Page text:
Challenges of New Franciscan Custodian of Holy Land
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Interview With Father Pierbattista Pizzaballa
ROME, MAY 25, 2004 (Zenit) - The new superior of the Custody of the Holy Land sums up in a simple way the challenge that the Franciscans face there.
"It is necessary to be impassioned, but not to be taken up by passions," in the conflict between Israelis and Palestinians, says Father Pierbattista Pizzaballa, of the Order of Friars Minor.
Father Pizzaballa was recently appointed Custodian of the Holy Land, succeeding Father Giovanni Battistelli, who held the office for the last six years.
Father Pizzaballa, 39, is one of the youngest custodians in history. The Custodian of the Holy Land is nominated by the Franciscans' General Definitorium with the approval of the Holy See.
Pierbattista Pizzaballa was born at Cologno al Serio on April 21, 1965. He entered the novitiate in 1984 and professed solemn vows in 1989. He was ordained a priest in September 1990.
He earned a licentiate in theology at the Studium Biblicum Franciscanum of Jerusalem, and is now preparing his doctorate there. He also attended courses of modern Hebrew in Jerusalem and took specialized courses in Semitic languages at Hebrew University, Jerusalem.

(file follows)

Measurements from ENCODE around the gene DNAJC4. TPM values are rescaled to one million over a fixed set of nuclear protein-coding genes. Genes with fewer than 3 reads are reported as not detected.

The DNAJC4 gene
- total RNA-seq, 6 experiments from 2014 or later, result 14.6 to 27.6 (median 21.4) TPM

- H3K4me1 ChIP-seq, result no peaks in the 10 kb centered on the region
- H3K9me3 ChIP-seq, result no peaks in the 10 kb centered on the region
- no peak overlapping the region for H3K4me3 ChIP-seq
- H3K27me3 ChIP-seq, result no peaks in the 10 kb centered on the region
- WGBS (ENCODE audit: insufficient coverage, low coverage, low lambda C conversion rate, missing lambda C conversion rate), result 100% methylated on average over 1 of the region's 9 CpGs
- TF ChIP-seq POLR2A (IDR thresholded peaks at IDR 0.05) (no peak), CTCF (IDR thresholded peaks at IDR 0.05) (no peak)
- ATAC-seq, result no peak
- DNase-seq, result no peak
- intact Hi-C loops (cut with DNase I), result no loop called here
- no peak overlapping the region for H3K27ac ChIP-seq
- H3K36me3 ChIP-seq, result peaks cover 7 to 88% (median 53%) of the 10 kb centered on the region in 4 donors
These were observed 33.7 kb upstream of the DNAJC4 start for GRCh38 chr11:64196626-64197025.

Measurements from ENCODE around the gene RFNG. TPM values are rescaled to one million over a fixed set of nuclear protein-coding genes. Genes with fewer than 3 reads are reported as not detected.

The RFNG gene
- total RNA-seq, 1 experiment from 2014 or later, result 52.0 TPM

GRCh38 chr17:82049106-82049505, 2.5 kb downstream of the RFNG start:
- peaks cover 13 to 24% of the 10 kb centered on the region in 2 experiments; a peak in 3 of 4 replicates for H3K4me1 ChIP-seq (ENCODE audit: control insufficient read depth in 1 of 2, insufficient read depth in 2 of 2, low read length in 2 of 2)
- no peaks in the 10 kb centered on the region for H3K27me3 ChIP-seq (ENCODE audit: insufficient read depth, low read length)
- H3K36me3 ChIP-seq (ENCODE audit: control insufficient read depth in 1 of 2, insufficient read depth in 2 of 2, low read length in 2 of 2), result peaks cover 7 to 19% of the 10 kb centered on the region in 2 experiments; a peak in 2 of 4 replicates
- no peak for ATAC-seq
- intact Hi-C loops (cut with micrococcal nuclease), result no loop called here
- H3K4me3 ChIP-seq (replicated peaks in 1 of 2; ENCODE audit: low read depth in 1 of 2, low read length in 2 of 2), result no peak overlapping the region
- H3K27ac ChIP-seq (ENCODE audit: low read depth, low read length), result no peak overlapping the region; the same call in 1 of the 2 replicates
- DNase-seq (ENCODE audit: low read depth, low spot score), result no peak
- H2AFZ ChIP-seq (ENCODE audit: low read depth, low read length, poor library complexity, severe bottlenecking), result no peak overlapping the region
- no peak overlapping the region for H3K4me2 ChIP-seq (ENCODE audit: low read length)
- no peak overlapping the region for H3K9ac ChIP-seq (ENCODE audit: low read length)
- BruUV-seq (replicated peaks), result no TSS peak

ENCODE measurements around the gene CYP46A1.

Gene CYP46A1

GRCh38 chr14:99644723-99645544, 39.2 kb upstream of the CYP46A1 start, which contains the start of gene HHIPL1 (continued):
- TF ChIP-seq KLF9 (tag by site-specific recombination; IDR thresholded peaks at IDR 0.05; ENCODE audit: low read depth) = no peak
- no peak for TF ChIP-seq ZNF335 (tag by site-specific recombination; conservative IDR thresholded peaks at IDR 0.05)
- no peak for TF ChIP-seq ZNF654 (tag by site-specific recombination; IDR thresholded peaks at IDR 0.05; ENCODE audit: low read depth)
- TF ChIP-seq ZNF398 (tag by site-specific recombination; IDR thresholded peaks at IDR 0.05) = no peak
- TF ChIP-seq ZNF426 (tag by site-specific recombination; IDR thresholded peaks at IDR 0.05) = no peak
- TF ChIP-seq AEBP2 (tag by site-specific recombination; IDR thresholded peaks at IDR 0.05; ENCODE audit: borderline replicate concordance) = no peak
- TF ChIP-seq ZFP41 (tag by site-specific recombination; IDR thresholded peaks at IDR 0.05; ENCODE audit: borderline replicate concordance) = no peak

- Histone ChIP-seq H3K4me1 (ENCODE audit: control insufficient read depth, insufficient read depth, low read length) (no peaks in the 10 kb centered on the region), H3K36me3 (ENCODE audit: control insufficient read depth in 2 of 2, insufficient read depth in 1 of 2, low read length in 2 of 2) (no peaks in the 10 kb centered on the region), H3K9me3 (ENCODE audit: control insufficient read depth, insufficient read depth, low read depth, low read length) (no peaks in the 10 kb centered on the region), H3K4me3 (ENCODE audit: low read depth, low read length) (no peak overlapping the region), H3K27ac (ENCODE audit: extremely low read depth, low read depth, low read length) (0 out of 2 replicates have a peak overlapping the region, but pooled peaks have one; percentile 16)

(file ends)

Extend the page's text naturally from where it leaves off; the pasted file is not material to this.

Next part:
In this interview, by the Office of Communications of the Order of Friars Minor, Father Pizzaballa addresses the challenges facing Franciscans and Christians in the Holy Land.
Q: What does the Custody of the Holy Land mean to you?
Father Pizzaballa: The Custody is a presence based in the Middle East, which we Christians call the Holy Land. It is a bridging presence, a meeting -- sometimes a clash -- between two cultures, those of the East and of the West. ... There is no other place in the world quite like Jerusalem, where all Christian religious confessions are present.
Beyond the evident difficulty of relationships, the Holy Land has a fascination that is unique, to such a point that Paul VI defined it as "the fifth Gospel."
Here, we Franciscans are an historical presence and down through the centuries we have learned a lot about dialogue with other Christians.